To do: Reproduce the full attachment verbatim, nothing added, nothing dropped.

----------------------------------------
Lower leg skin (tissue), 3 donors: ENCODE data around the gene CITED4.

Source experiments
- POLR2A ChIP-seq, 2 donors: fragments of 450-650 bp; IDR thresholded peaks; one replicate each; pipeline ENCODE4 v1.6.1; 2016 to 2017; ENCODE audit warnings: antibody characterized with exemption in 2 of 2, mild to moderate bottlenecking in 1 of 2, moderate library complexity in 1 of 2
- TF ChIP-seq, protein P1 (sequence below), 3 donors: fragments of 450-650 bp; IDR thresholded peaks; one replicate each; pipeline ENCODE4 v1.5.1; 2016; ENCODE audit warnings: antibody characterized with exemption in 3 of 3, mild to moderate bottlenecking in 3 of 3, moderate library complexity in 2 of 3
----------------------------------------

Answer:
Lower leg skin (tissue), 3 donors: ENCODE data around the gene CITED4.

Source experiments
- POLR2A ChIP-seq, 2 donors: fragments of 450-650 bp; IDR thresholded peaks; one replicate each; pipeline ENCODE4 v1.6.1; 2016 to 2017; ENCODE audit warnings: antibody characterized with exemption in 2 of 2, mild to moderate bottlenecking in 1 of 2, moderate library complexity in 1 of 2
- TF ChIP-seq, protein P1 (sequence below), 3 donors: fragments of 450-650 bp; IDR thresholded peaks; one replicate each; pipeline ENCODE4 v1.5.1; 2016; ENCODE audit warnings: antibody characterized with exemption in 3 of 3, mild to moderate bottlenecking in 3 of 3, moderate library complexity in 2 of 3